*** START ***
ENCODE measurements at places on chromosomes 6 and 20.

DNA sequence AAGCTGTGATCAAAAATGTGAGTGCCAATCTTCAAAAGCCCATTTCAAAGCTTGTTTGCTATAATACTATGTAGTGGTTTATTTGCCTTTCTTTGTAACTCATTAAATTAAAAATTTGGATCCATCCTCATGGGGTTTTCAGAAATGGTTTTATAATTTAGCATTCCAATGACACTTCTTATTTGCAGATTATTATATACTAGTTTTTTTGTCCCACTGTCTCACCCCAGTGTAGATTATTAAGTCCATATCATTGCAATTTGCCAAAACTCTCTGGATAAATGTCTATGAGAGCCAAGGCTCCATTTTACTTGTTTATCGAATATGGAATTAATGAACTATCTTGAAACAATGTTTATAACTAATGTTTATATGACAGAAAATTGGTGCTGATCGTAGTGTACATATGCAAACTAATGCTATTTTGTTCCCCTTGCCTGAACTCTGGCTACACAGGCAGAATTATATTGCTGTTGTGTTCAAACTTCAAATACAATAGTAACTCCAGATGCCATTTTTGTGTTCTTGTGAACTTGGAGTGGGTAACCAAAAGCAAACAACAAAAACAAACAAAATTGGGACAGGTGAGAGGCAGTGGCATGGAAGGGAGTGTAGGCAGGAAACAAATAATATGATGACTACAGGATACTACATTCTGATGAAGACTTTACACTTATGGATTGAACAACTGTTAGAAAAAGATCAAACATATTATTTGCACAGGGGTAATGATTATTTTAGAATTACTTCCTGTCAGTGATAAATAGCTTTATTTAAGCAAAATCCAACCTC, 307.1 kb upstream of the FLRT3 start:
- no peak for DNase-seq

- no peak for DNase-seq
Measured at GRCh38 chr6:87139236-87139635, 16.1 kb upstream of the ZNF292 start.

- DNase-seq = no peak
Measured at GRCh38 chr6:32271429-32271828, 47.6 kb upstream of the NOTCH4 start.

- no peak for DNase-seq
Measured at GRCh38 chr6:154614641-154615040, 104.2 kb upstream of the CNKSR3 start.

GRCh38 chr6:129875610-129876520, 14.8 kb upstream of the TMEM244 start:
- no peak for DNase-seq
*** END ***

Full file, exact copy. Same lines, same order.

ENCODE measurements at places on chromosomes 6 and 20.

DNA sequence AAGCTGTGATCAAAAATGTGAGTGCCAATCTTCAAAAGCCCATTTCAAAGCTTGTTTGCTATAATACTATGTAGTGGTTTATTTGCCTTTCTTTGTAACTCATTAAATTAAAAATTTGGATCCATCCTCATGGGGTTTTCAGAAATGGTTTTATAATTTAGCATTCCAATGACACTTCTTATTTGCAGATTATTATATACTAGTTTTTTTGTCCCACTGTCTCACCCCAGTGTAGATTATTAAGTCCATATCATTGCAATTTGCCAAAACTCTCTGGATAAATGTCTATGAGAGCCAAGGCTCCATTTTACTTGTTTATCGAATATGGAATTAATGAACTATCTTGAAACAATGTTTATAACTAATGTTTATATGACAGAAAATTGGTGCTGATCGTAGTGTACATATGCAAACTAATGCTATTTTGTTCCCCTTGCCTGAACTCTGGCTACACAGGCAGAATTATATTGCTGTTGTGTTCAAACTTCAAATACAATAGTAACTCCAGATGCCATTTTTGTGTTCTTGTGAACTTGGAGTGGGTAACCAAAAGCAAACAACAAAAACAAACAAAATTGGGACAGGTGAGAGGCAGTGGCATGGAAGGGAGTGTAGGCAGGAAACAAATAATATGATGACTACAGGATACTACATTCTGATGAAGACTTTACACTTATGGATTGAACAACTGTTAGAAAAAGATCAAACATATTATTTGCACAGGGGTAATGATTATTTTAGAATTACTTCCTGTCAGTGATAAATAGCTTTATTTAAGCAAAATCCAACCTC, 307.1 kb upstream of the FLRT3 start:
- no peak for DNase-seq

- no peak for DNase-seq
Measured at GRCh38 chr6:87139236-87139635, 16.1 kb upstream of the ZNF292 start.

- DNase-seq = no peak
Measured at GRCh38 chr6:32271429-32271828, 47.6 kb upstream of the NOTCH4 start.

- no peak for DNase-seq
Measured at GRCh38 chr6:154614641-154615040, 104.2 kb upstream of the CNKSR3 start.

GRCh38 chr6:129875610-129876520, 14.8 kb upstream of the TMEM244 start:
- no peak for DNase-seq